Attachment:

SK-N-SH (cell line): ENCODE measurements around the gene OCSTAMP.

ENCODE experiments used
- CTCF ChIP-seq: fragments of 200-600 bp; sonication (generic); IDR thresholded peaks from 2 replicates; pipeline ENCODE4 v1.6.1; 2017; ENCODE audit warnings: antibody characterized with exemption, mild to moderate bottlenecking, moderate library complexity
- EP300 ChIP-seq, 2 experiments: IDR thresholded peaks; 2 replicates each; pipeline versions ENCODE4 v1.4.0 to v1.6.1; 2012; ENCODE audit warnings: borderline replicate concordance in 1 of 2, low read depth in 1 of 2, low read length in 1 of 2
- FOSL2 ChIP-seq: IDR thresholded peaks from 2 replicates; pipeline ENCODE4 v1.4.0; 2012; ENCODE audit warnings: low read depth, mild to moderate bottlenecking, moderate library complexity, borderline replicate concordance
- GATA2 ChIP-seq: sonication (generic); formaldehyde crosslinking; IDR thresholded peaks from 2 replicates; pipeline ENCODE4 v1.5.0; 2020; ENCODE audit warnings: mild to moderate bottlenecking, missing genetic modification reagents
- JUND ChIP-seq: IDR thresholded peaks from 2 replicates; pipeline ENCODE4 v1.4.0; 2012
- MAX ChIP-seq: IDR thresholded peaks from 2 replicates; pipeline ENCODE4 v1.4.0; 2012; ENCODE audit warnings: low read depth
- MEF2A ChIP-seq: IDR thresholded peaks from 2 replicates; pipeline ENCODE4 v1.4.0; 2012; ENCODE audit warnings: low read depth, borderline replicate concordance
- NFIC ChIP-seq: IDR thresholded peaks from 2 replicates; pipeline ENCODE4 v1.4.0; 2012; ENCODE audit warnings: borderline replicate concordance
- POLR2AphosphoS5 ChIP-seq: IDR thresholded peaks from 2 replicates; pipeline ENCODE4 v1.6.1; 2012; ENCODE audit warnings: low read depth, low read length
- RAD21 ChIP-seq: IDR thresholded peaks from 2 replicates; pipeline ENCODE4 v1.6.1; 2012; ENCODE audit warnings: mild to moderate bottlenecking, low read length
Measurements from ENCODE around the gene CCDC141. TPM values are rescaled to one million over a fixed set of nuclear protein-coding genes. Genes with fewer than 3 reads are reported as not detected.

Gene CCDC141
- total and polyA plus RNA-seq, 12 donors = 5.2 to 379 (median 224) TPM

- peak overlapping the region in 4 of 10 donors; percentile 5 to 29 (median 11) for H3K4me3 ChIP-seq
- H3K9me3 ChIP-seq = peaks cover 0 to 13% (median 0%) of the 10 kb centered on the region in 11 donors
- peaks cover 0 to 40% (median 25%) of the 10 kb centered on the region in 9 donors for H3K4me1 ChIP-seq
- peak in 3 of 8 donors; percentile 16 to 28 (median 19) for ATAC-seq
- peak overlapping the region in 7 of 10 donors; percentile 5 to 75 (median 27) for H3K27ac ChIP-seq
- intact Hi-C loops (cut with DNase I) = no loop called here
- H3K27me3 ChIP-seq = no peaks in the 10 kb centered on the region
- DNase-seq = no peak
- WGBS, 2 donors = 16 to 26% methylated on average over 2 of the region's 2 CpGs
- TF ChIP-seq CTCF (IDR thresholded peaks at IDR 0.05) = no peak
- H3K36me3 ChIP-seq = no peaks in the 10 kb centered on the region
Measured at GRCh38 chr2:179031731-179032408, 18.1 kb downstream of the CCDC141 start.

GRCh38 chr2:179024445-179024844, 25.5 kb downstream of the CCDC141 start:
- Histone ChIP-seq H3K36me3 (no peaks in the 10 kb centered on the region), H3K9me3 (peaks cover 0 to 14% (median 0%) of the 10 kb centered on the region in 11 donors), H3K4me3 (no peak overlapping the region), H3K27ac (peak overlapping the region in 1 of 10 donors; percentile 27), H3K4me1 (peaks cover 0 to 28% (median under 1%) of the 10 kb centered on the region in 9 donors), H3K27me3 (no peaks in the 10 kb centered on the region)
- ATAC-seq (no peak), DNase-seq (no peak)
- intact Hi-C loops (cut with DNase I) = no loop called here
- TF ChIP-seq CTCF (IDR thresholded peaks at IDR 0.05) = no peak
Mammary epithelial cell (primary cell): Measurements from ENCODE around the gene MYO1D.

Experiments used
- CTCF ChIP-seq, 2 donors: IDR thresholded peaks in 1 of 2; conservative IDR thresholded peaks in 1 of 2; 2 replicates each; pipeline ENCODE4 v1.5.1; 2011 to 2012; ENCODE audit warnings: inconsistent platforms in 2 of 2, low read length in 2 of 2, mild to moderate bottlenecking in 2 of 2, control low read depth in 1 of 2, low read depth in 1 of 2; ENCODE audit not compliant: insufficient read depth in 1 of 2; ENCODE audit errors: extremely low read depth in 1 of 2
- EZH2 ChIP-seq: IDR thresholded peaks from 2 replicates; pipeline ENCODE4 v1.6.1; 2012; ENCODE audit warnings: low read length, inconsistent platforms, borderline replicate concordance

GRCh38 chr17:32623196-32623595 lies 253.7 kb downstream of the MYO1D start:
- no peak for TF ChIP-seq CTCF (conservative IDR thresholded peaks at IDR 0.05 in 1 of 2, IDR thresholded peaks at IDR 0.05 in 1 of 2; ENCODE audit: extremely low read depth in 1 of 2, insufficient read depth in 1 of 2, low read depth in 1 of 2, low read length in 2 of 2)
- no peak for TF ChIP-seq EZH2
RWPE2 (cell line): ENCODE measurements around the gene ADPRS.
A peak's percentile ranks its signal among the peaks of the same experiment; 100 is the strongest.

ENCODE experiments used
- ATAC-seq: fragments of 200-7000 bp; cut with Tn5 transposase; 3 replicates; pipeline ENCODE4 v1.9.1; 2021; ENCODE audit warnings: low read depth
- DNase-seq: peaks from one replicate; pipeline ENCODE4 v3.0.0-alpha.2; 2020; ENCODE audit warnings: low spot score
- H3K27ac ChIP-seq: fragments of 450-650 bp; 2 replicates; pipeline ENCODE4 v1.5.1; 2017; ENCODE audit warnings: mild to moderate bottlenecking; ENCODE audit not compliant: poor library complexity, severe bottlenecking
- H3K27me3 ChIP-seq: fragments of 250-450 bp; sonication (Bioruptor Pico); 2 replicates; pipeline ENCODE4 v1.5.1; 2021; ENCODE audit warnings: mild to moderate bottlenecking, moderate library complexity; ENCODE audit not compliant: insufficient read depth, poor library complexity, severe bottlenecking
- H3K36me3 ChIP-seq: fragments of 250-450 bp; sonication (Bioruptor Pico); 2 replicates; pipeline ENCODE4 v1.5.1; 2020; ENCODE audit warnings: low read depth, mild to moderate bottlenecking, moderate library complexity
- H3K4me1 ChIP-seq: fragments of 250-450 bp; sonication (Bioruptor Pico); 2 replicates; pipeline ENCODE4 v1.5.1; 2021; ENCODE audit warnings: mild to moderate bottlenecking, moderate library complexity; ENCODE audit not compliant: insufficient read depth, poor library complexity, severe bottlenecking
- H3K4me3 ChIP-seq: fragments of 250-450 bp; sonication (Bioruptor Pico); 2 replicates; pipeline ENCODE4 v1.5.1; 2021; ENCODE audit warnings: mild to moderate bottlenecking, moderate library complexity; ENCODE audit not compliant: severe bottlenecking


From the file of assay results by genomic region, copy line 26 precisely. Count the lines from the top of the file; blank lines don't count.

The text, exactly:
- H3K36me3 ChIP-seq = no peaks in the 10 kb centered on the region